Analysing new rules for managing private investment funds

By Jenny Gu and Zoey Peng, Brightstone Lawyers

The new Regulations on the Supervision and Administration of Private Investment Funds come into force on 1 September. This article analyses the significance and main provisions of the regulations.

China’s private fund industry has developed relatively quickly in recent years, playing a positive role in serving the real economy and supporting entrepreneurship and innovation.

As of the end of July 2023, there were 21,996 private fund managers and 152,878 active private funds managing funds totalling RMB20.82 trillion (USD2.85 trillion).

Jenny Gu
Jenny Gu
Senior Partner
Brightstone Lawyers
Tel: +86 189 3064 1138

Prior to promulgation of the new regulations, although the private fund industry was developing rapidly, its regulatory system still needed to be improved.

The Securities Investment Fund Law, formulated by the Standing Committee of the National People’s Congress, held the status of a law but its regulatory focus was primarily on public funds, and only a small part of chapter 10 makes principle provisions for private securities funds. There was no upper-tier law directly governing private equity funds.

The Interim Measures for the Supervision and Administration of Private Investment Funds, subsequently issued by the China Securities Regulatory Commission (CSRC), provided for the relevant requirements of private funds in a more comprehensive manner, but its legal level as a departmental regulation was low.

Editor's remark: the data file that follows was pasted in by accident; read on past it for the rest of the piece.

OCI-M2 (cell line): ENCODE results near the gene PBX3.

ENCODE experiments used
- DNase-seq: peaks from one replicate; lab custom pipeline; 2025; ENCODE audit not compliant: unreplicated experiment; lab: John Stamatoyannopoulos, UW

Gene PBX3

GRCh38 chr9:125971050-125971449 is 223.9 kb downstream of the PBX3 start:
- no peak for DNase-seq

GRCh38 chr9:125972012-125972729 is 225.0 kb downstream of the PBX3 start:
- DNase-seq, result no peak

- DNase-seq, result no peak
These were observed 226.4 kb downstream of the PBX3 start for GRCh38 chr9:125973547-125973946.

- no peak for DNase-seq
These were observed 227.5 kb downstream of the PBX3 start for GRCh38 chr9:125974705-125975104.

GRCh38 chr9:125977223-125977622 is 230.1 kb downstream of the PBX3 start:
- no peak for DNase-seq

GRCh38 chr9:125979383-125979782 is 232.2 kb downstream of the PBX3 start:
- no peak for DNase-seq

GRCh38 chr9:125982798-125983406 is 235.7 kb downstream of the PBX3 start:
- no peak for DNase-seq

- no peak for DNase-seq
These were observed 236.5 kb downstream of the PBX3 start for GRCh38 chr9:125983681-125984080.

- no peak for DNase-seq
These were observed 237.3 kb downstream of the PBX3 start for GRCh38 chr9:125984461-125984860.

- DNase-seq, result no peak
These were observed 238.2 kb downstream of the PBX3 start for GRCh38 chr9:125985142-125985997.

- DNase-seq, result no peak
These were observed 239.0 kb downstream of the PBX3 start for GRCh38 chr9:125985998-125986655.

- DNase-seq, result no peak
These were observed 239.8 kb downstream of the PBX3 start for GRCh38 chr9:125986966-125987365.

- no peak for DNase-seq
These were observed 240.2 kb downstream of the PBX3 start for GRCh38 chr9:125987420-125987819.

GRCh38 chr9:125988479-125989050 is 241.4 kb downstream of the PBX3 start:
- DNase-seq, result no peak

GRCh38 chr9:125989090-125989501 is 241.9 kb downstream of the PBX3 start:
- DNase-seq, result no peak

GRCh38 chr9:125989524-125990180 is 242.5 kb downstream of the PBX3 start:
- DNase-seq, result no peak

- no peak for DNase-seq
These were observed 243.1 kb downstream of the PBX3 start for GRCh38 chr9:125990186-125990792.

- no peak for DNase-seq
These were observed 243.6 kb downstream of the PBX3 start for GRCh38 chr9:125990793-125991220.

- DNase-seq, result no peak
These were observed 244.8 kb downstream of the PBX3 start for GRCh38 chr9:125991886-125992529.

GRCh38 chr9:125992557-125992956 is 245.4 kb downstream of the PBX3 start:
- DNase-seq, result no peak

In addition, the Asset Management Association of China (AMAC) issued a series of self-regulatory rules, but they were cumbersome and disorganised.

The new regulations, as the first administrative regulation of the private fund industry, solve the problem of no upper-tier law governing private equity funds. They mark enhancement of regulatory standards, ushering in a new phase of high-quality development for the industry and carrying profound significance for its future growth.

Follow-up work

Follow-up work after release of the regulations includes:

Zoey Peng
Zoey Peng
Brightstone Lawyers
Tel: +86 153 0093 9826

(1) Improving departmental regulations, normative documents and self-regulatory rules. It is necessary to: revise the interim measures in accordance with the regulations; further refine the relevant requirements; gradually improve the relevant systems of fund-raising, investment operation and information disclosure; and implement differentiated supervision and improve the legal rule system according to the business type of private funds, scale of assets under management, continuous compliance situation, risk control situation, and ability to serve investors.

Meanwhile, the AMAC should be guided to improve self-regulatory rules such as registration and filing, contract guidelines and information reporting in accordance with the regulations and the administrative and regulatory rules of the CSRC.

(2) Comprehensively publicise, interpret and implement the regulations, carry out training for private fund managers, custodians, service institutions and practitioners, and guide all parties to accurately and fully learn and understand the key points of the regulations to improve the level of standardised operation.